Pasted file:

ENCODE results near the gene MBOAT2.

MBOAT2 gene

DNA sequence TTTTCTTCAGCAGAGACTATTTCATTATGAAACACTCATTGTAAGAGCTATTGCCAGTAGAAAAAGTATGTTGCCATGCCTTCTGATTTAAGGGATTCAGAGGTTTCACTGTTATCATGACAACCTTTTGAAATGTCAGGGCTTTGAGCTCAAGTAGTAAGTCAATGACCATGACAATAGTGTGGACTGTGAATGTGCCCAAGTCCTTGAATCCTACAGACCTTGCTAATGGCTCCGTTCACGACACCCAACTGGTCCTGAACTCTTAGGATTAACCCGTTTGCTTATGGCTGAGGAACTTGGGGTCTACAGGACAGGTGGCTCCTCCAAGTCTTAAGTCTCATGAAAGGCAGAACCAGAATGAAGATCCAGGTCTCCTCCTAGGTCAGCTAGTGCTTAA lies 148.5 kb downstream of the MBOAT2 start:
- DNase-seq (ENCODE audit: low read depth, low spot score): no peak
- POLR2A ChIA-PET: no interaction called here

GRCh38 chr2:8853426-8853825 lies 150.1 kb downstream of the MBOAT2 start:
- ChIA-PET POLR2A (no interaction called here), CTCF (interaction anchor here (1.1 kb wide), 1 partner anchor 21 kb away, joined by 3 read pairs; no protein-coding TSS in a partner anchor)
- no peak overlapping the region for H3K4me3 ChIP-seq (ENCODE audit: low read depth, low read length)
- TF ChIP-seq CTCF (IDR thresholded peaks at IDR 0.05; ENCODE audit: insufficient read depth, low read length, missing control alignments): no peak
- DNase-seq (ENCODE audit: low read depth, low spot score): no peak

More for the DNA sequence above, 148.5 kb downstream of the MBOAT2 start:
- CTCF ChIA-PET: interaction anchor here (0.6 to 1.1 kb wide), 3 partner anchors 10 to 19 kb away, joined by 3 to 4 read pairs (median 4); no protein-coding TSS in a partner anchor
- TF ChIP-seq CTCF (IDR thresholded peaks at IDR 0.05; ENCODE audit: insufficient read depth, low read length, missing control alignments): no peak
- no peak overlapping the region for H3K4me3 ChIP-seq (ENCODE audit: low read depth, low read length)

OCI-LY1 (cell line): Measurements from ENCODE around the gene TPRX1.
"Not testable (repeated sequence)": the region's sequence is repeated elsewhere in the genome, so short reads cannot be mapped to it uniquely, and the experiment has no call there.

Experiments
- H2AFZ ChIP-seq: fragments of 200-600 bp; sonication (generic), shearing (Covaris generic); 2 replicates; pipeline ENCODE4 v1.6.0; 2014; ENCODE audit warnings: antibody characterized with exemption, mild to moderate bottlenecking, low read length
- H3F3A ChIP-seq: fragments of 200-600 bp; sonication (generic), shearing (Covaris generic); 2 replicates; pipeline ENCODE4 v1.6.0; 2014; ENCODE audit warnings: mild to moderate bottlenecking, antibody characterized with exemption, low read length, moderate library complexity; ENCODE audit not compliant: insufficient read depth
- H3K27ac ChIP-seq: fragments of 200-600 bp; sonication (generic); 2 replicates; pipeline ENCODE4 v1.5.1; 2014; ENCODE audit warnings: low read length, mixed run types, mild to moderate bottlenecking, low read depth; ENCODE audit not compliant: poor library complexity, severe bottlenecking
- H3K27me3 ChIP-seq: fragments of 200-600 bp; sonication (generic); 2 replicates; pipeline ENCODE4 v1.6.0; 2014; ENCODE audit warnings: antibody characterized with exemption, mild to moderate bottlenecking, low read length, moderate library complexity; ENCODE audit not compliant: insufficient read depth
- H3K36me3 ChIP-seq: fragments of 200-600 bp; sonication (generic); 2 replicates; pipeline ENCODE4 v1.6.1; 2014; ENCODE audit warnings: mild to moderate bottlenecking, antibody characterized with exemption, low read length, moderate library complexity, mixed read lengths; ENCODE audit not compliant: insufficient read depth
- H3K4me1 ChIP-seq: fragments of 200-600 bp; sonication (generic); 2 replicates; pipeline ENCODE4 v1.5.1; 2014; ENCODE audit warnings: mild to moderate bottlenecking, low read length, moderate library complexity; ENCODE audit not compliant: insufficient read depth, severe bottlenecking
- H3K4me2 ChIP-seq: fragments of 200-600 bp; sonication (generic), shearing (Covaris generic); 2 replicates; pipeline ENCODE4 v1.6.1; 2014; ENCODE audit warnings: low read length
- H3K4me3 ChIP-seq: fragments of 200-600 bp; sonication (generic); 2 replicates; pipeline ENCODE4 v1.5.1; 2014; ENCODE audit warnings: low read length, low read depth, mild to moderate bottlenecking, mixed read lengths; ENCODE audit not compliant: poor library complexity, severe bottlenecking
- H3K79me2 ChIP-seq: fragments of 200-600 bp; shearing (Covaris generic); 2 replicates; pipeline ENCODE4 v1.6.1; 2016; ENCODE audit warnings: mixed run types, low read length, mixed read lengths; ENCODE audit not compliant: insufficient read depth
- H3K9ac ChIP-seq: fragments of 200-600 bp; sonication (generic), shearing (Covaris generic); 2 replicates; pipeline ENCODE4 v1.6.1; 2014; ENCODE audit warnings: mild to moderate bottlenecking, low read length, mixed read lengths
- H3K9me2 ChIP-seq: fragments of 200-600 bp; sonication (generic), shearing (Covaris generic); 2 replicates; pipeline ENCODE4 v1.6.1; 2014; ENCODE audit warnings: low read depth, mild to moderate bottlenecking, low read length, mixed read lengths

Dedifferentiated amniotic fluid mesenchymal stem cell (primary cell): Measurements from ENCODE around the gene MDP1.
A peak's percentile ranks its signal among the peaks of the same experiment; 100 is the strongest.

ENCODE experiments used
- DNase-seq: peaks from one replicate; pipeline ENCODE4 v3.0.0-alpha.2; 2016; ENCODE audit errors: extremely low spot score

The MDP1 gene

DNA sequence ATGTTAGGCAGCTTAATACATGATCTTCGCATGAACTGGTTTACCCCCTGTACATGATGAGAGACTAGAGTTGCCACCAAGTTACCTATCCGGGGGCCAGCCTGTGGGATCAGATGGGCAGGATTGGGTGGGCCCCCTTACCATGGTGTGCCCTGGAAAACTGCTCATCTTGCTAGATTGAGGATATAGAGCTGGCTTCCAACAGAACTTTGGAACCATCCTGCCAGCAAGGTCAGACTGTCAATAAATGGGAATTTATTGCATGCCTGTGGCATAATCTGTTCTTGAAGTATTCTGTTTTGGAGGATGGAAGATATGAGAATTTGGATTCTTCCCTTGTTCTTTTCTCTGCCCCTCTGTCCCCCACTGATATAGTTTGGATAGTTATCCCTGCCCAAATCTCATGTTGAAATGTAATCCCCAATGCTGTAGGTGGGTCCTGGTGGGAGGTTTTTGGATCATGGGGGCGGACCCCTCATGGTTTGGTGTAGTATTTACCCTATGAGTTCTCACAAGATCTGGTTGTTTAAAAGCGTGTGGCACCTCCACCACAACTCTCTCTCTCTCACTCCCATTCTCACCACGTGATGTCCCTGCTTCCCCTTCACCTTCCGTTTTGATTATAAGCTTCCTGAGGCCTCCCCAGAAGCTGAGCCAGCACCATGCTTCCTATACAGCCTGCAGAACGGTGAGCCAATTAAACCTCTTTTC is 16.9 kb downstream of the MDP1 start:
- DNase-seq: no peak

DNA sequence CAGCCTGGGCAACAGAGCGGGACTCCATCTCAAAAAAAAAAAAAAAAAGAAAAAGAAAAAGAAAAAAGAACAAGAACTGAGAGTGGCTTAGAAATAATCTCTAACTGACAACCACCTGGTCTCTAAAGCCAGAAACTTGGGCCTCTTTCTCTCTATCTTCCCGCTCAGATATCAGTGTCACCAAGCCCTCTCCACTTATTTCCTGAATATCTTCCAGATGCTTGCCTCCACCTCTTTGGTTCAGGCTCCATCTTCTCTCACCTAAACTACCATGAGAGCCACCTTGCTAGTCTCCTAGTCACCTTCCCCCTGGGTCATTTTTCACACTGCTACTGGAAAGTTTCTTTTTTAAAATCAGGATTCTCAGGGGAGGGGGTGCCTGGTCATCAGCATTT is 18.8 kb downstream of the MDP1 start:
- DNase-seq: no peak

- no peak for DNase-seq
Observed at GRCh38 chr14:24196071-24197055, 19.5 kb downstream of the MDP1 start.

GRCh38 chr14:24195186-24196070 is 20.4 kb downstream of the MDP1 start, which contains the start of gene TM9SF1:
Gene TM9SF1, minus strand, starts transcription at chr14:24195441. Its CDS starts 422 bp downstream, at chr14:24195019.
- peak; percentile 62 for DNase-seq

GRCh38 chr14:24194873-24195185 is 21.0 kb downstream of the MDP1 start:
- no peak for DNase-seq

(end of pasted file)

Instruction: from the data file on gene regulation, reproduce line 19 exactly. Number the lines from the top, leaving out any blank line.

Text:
- H3F3A ChIP-seq: fragments of 200-600 bp; sonication (generic), shearing (Covaris generic); 2 replicates; pipeline ENCODE4 v1.6.0; 2014; ENCODE audit warnings: mild to moderate bottlenecking, antibody characterized with exemption, low read length, moderate library complexity; ENCODE audit not compliant: insufficient read depth